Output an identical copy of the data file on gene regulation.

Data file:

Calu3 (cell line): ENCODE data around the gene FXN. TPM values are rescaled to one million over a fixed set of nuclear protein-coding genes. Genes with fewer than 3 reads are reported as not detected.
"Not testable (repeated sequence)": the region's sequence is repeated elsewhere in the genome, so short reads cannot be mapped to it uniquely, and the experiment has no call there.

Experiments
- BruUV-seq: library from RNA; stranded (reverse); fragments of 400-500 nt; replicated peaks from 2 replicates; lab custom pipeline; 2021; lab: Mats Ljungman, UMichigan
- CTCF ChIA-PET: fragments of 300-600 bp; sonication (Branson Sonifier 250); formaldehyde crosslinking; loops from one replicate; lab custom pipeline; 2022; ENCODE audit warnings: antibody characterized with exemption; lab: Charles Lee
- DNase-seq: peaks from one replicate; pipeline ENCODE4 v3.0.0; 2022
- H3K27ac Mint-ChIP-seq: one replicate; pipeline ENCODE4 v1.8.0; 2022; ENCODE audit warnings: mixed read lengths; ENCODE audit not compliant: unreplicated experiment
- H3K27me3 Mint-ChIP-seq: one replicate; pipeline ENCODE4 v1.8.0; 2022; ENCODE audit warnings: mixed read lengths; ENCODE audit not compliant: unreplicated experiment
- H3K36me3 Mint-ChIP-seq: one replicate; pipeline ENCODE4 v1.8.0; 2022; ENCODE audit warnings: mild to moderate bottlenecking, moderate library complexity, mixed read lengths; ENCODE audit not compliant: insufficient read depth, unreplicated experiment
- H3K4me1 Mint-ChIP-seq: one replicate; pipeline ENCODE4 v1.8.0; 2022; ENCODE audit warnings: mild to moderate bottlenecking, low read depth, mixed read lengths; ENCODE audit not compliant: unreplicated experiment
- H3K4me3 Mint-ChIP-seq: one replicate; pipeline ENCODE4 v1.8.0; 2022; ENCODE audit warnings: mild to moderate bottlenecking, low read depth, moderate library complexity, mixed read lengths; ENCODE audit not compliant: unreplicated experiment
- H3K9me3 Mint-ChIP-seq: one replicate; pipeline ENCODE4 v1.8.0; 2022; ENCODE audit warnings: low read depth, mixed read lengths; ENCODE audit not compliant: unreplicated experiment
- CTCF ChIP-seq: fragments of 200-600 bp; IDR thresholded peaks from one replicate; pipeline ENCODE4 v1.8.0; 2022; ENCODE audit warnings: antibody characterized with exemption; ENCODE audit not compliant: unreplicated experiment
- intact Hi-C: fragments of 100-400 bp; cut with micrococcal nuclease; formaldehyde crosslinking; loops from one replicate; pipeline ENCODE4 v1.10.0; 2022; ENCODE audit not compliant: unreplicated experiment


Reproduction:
Calu3 (cell line): ENCODE data around the gene FXN. TPM values are rescaled to one million over a fixed set of nuclear protein-coding genes. Genes with fewer than 3 reads are reported as not detected.
"Not testable (repeated sequence)": the region's sequence is repeated elsewhere in the genome, so short reads cannot be mapped to it uniquely, and the experiment has no call there.

Experiments
- BruUV-seq: library from RNA; stranded (reverse); fragments of 400-500 nt; replicated peaks from 2 replicates; lab custom pipeline; 2021; lab: Mats Ljungman, UMichigan
- CTCF ChIA-PET: fragments of 300-600 bp; sonication (Branson Sonifier 250); formaldehyde crosslinking; loops from one replicate; lab custom pipeline; 2022; ENCODE audit warnings: antibody characterized with exemption; lab: Charles Lee
- DNase-seq: peaks from one replicate; pipeline ENCODE4 v3.0.0; 2022
- H3K27ac Mint-ChIP-seq: one replicate; pipeline ENCODE4 v1.8.0; 2022; ENCODE audit warnings: mixed read lengths; ENCODE audit not compliant: unreplicated experiment
- H3K27me3 Mint-ChIP-seq: one replicate; pipeline ENCODE4 v1.8.0; 2022; ENCODE audit warnings: mixed read lengths; ENCODE audit not compliant: unreplicated experiment
- H3K36me3 Mint-ChIP-seq: one replicate; pipeline ENCODE4 v1.8.0; 2022; ENCODE audit warnings: mild to moderate bottlenecking, moderate library complexity, mixed read lengths; ENCODE audit not compliant: insufficient read depth, unreplicated experiment
- H3K4me1 Mint-ChIP-seq: one replicate; pipeline ENCODE4 v1.8.0; 2022; ENCODE audit warnings: mild to moderate bottlenecking, low read depth, mixed read lengths; ENCODE audit not compliant: unreplicated experiment
- H3K4me3 Mint-ChIP-seq: one replicate; pipeline ENCODE4 v1.8.0; 2022; ENCODE audit warnings: mild to moderate bottlenecking, low read depth, moderate library complexity, mixed read lengths; ENCODE audit not compliant: unreplicated experiment
- H3K9me3 Mint-ChIP-seq: one replicate; pipeline ENCODE4 v1.8.0; 2022; ENCODE audit warnings: low read depth, mixed read lengths; ENCODE audit not compliant: unreplicated experiment
- CTCF ChIP-seq: fragments of 200-600 bp; IDR thresholded peaks from one replicate; pipeline ENCODE4 v1.8.0; 2022; ENCODE audit warnings: antibody characterized with exemption; ENCODE audit not compliant: unreplicated experiment
- intact Hi-C: fragments of 100-400 bp; cut with micrococcal nuclease; formaldehyde crosslinking; loops from one replicate; pipeline ENCODE4 v1.10.0; 2022; ENCODE audit not compliant: unreplicated experiment